Behold, God exalteth by his power: who teacheth like him?
God is not to be impiously arraigned, but to be praised for His might, shown in His works.
Exalteth - rather [ yasgiyb (H7682)], doeth lofty things; shows His exalted power (Umbreit). (Psalms 21:13.)
Teacheth - (Psalms 94:12, etc.) The connection is, returning to Job 36:5, God's "might" is shown in His "wisdom:" He Teacheth - (Psalms 94:12, etc.) The connection is, returning to Job 36:5, God's "might" is shown in His "wisdom:" He alone can teach; yet, because He, as a sovereign, explains not all His dealings, forsooth Job must presume to teach Him (Isaiah 40:13-14, "Who hath directed the Spirit of the Lord, or, being His counselor, hath taught Him?" Romans 11:34; 1 Corinthians 2:16). So the transition to Job 36:23 is natural. Umbreit, with the Septuagint, translates, 'Who is Lord?' wrongly, since this meaning belongs to later Hebrew [mowreeh is plainly, as the English version, "teacher"].
Verse 23. Job dared to prescribe to God what He should do (Job 34:10; Job 34:13).
Verse 24. Instead of arraigning, let it be thy fixed principle to magnify God in His works (Psalms 111:2-8; Revelation 15:3): these, which all may "see," may convince us that what we do not see is altogether wise and good (Romans 1:20).
Behold - so "see," Job 36:25; not as Maurer, 'sing,' laud (note, Job 33:27) [ shorªruw (H7891), from shuwr, to see or behold].
Verse 25. See - namely, with wondering admiration (Maurer).
Behold, God is great, and we know him not, neither can the number of his years be searched out.
God's greatness in heaven and earth: a reason why Job should bow under His afflicting hand.
Know him not - only in part, and afar off (Job 36:25; 1 Corinthians 13:12).
His years - (Psalms 90:2; Psalms 102:24; Psalms 102:27); applied to Jesus Christ (Hebrews 1:12). His infinitude as to duration is the first characteristic of God's greatness noticed.
For he maketh small the drops of water: they pour down rain according to the vapour thereof:
The marvelous formation of rain (so Job 5:9-10; Job 37:13).
Maketh small - rather, 'He draweth (up) to Him; He attracts [ yªgaara` (H1639) - literally, draws off] (from the earth below) the drops of water; they (the drops of water) pour down rain, (which is) His vapour.' "Vapour" is in apposition with "rain," marking the way in which rain in formed-namely, from the vapour drawn up by God into the air and then condensed into drops, which fall (Psalms 147:8). The suspension of such a mass of water, and its descent, not in a deluge, but in drops of vapoury rain, are the marvel. The selection of this particular illustration of God's greatness forms a fit prelude to the storm in which God appears (Job 38:1).
Verse 28. Abundantly - literally, upon many men.
Cf. (Job 37:5). God's marvels in thunder and lightnings.
Also can any understand the spreadings of the clouds, or the noise of his tabernacle?
Spreadings ... - the canopy of thick clouds which covers the heavens in a storm (Psalms 105:39).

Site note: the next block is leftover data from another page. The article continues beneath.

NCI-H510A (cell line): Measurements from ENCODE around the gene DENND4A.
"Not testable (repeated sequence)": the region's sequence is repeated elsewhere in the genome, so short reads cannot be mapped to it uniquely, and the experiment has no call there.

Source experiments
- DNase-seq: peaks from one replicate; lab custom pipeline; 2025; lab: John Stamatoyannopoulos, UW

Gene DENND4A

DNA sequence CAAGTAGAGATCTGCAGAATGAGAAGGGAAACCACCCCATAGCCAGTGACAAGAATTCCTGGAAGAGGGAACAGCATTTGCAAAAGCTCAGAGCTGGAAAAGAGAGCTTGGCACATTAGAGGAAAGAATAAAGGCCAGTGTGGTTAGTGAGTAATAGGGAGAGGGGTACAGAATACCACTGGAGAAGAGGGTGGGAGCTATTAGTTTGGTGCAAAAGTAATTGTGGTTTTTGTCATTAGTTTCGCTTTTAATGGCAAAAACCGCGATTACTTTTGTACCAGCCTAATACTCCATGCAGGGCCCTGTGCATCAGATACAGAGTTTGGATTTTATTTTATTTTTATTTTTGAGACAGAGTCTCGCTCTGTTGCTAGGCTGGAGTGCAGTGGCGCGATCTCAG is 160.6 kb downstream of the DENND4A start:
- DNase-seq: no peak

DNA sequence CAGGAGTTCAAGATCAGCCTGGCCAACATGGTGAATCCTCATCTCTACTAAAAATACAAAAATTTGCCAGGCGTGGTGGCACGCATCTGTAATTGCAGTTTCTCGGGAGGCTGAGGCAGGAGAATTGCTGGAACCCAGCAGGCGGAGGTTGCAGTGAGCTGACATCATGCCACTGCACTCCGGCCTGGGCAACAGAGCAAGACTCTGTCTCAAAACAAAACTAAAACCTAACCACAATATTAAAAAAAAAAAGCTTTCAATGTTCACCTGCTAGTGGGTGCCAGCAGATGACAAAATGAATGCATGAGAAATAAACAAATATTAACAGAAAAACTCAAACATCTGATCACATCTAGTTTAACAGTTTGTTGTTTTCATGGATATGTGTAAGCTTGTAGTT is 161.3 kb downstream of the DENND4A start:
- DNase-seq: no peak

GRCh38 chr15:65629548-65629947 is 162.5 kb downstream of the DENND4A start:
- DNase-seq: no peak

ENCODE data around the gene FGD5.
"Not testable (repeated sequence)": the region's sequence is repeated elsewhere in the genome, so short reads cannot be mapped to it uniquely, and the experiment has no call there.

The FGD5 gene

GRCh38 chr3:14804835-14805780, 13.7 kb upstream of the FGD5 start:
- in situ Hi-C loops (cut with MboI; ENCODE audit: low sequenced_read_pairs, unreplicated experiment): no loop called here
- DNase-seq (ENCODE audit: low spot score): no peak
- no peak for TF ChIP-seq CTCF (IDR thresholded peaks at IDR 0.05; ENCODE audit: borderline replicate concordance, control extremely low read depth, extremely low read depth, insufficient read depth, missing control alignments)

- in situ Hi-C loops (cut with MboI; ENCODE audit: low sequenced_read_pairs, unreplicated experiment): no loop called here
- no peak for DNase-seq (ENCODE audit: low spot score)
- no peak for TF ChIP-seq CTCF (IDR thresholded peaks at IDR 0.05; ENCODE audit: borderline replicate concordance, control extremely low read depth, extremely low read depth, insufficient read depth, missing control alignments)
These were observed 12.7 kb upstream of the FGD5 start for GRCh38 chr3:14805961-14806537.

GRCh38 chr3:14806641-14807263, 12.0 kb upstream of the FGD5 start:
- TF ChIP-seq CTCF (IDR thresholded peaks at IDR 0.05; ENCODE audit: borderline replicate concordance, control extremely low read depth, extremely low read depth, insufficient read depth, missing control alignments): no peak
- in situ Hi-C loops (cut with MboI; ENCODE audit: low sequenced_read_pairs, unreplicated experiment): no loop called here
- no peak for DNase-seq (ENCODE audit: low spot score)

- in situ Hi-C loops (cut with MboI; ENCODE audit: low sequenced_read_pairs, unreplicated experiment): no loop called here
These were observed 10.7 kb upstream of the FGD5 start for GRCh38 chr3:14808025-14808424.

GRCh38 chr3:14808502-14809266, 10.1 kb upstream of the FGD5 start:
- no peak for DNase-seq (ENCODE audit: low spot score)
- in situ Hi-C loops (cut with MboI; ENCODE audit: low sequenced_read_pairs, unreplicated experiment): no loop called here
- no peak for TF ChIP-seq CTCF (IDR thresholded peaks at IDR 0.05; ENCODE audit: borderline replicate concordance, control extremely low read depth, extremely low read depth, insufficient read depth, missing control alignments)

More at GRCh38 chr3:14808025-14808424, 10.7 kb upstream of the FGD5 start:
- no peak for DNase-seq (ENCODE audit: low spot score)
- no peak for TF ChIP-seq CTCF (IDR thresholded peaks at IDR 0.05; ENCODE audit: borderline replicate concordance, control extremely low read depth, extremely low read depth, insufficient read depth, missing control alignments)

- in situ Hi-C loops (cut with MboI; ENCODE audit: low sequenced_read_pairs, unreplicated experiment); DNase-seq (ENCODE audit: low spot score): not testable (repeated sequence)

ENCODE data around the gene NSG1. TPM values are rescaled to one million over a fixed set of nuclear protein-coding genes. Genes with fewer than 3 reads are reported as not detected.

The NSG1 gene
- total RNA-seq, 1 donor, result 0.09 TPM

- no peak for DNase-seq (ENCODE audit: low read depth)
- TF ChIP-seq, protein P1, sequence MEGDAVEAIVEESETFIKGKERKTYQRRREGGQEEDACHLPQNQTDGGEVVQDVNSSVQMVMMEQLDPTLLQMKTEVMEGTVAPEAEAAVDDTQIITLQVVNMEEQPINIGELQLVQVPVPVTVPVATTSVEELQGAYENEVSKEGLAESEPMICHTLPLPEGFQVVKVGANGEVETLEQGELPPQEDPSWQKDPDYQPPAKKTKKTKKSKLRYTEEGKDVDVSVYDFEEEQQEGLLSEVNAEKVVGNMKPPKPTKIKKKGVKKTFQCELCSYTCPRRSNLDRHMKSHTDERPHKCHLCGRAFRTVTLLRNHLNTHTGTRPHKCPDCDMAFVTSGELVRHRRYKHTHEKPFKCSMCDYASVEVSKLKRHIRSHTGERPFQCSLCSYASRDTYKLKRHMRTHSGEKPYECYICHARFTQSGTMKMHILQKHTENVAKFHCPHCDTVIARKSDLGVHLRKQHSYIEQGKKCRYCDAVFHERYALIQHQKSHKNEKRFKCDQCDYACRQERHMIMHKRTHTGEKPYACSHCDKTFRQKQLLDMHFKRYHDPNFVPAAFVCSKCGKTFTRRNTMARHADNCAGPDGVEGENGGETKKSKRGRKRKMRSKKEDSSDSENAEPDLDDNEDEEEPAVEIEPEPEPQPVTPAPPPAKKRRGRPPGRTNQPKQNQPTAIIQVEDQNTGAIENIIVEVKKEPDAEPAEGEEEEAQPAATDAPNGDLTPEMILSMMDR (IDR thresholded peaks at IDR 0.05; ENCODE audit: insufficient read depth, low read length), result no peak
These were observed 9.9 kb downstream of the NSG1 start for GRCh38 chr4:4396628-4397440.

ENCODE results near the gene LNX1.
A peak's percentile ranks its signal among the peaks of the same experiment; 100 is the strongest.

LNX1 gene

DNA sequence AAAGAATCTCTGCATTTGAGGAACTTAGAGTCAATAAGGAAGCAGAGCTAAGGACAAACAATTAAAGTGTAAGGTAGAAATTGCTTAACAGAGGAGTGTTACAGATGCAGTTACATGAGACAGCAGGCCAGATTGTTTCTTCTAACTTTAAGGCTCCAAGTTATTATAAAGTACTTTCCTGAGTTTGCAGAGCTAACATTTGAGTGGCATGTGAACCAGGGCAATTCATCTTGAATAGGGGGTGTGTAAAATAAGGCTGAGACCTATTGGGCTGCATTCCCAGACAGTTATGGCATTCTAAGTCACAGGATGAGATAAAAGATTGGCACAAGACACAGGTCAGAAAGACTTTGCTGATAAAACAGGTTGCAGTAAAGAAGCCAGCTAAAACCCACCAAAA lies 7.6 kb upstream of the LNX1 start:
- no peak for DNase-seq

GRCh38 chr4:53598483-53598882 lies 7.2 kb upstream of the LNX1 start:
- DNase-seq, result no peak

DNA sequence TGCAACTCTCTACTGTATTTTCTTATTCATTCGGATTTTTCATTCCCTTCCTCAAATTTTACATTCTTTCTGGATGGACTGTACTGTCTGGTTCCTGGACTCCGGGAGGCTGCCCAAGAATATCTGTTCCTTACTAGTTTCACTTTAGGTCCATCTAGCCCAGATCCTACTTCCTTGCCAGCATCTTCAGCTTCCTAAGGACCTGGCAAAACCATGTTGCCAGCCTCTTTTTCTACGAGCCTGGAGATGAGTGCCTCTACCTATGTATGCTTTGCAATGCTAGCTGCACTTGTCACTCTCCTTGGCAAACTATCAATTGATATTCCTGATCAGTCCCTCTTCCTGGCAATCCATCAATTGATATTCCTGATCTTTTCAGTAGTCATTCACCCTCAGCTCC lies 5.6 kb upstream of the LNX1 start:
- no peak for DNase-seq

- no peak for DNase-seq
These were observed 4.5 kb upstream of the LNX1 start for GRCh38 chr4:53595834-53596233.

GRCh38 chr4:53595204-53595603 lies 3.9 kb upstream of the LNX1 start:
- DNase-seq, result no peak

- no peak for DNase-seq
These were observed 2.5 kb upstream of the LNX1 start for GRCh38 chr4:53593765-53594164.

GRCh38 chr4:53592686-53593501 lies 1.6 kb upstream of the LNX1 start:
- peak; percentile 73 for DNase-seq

The noise (crashing) of his tabernacle - namely, thunder; God being poetically said to have His pavilion amidst dark clouds (Psalms 18:11; Isaiah 40:22).
Behold, he spreadeth his light upon it, and covereth the bottom of the sea.
Light - lightning.
It - His tabernacle. The light, in an instant spread over the vast mass of dark clouds, forms a striking picture. "Spread" is repeated from Job 36:29, to form an antithesis, 'He spreads not only clouds but light.'
Covereth the bottom (roots) of the sea - namely, with the light. In the storm the depths of ocean are laid bare; and the light "covers" them at the same moment that it "spreads" across the dark sky. So in Psalms 18:14-15, the discovering of "the channels of waters" follows the "lightnings." Umbreit translates, 'He spreadeth His light upon Himself, and covereth Himself with the roots of the sea' (Psalms 104:2): God's garment is woven of celestial light, and of the watery depths raised to the sky to form His cloudy canopy. The phrase 'cover Himself with the roots (the depths) of the sea' is harsh; but the image is grand.
For by them judgeth he the people; he giveth meat in abundance.
These (rain and lightnings) are marvelous, and not to be understood (Job 36:29), yet necessary: "For by them He judgeth (chastiseth on the one hand), etc., (and on the other, by them) He giveth meat" (food), etc. (Job 37:13; Job 38:23; Job 38:27; Acts 14:17).
With clouds he covereth the light; and commandeth it not to shine by the cloud that cometh betwixt.
Rather, 'He covereth (both) His hands with light (lightning, Job 37:3, margin: literally, 'upon both hands He spreads light as a covering' [ `al (H5921) kanpowt (H3671 ], and giveth it a command against his adversary'-literally, the one assailing Him [ `aaleyhaa (H5921) bªmapgiya` (H6293): or else, 'He giveth it a command against (whomsoever it is directed) in striking' (Psalms 8:2; Psalms 139:20; 21:19 ). Thus, as in Job 36:31, the two-fold effects of His waters are set forth, so here of His light; in the one hand destructive lightning against the wicked; in the other, the genial light for good to His friends, etc. (Job 36:33.) (Umbreit)